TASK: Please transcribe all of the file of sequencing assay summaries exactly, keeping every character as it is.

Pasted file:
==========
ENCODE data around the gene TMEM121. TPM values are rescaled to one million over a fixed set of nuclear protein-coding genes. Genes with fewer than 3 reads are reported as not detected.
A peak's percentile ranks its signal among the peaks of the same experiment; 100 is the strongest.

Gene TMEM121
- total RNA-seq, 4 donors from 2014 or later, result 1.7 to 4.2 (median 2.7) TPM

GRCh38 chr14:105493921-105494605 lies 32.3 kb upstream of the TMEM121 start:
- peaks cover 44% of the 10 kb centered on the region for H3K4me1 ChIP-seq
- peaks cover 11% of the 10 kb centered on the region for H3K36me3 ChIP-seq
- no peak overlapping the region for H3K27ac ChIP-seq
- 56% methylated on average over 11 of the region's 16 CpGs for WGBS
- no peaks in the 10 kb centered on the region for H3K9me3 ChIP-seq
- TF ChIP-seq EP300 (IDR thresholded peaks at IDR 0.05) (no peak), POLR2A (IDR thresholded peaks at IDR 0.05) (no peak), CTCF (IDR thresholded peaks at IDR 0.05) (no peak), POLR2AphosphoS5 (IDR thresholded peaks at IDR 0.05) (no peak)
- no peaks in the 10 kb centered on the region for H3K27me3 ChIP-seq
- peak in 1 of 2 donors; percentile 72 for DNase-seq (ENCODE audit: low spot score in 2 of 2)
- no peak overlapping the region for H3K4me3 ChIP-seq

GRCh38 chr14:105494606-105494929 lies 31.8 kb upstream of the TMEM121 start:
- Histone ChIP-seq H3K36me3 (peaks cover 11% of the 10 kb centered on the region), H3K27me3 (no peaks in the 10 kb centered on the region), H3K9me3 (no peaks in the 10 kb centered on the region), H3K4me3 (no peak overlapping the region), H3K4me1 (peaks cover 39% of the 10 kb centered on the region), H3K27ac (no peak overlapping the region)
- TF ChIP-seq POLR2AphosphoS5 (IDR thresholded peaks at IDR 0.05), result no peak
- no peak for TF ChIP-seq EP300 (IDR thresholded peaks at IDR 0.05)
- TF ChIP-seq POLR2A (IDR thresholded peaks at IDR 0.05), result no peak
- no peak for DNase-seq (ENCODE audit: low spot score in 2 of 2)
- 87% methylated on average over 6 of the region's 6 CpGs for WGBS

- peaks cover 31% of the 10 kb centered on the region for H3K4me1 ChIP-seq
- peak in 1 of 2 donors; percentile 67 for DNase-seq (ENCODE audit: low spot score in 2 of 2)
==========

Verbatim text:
ENCODE data around the gene TMEM121. TPM values are rescaled to one million over a fixed set of nuclear protein-coding genes. Genes with fewer than 3 reads are reported as not detected.
A peak's percentile ranks its signal among the peaks of the same experiment; 100 is the strongest.

Gene TMEM121
- total RNA-seq, 4 donors from 2014 or later, result 1.7 to 4.2 (median 2.7) TPM

GRCh38 chr14:105493921-105494605 lies 32.3 kb upstream of the TMEM121 start:
- peaks cover 44% of the 10 kb centered on the region for H3K4me1 ChIP-seq
- peaks cover 11% of the 10 kb centered on the region for H3K36me3 ChIP-seq
- no peak overlapping the region for H3K27ac ChIP-seq
- 56% methylated on average over 11 of the region's 16 CpGs for WGBS
- no peaks in the 10 kb centered on the region for H3K9me3 ChIP-seq
- TF ChIP-seq EP300 (IDR thresholded peaks at IDR 0.05) (no peak), POLR2A (IDR thresholded peaks at IDR 0.05) (no peak), CTCF (IDR thresholded peaks at IDR 0.05) (no peak), POLR2AphosphoS5 (IDR thresholded peaks at IDR 0.05) (no peak)
- no peaks in the 10 kb centered on the region for H3K27me3 ChIP-seq
- peak in 1 of 2 donors; percentile 72 for DNase-seq (ENCODE audit: low spot score in 2 of 2)
- no peak overlapping the region for H3K4me3 ChIP-seq

GRCh38 chr14:105494606-105494929 lies 31.8 kb upstream of the TMEM121 start:
- Histone ChIP-seq H3K36me3 (peaks cover 11% of the 10 kb centered on the region), H3K27me3 (no peaks in the 10 kb centered on the region), H3K9me3 (no peaks in the 10 kb centered on the region), H3K4me3 (no peak overlapping the region), H3K4me1 (peaks cover 39% of the 10 kb centered on the region), H3K27ac (no peak overlapping the region)
- TF ChIP-seq POLR2AphosphoS5 (IDR thresholded peaks at IDR 0.05), result no peak
- no peak for TF ChIP-seq EP300 (IDR thresholded peaks at IDR 0.05)
- TF ChIP-seq POLR2A (IDR thresholded peaks at IDR 0.05), result no peak
- no peak for DNase-seq (ENCODE audit: low spot score in 2 of 2)
- 87% methylated on average over 6 of the region's 6 CpGs for WGBS

- peaks cover 31% of the 10 kb centered on the region for H3K4me1 ChIP-seq
- peak in 1 of 2 donors; percentile 67 for DNase-seq (ENCODE audit: low spot score in 2 of 2)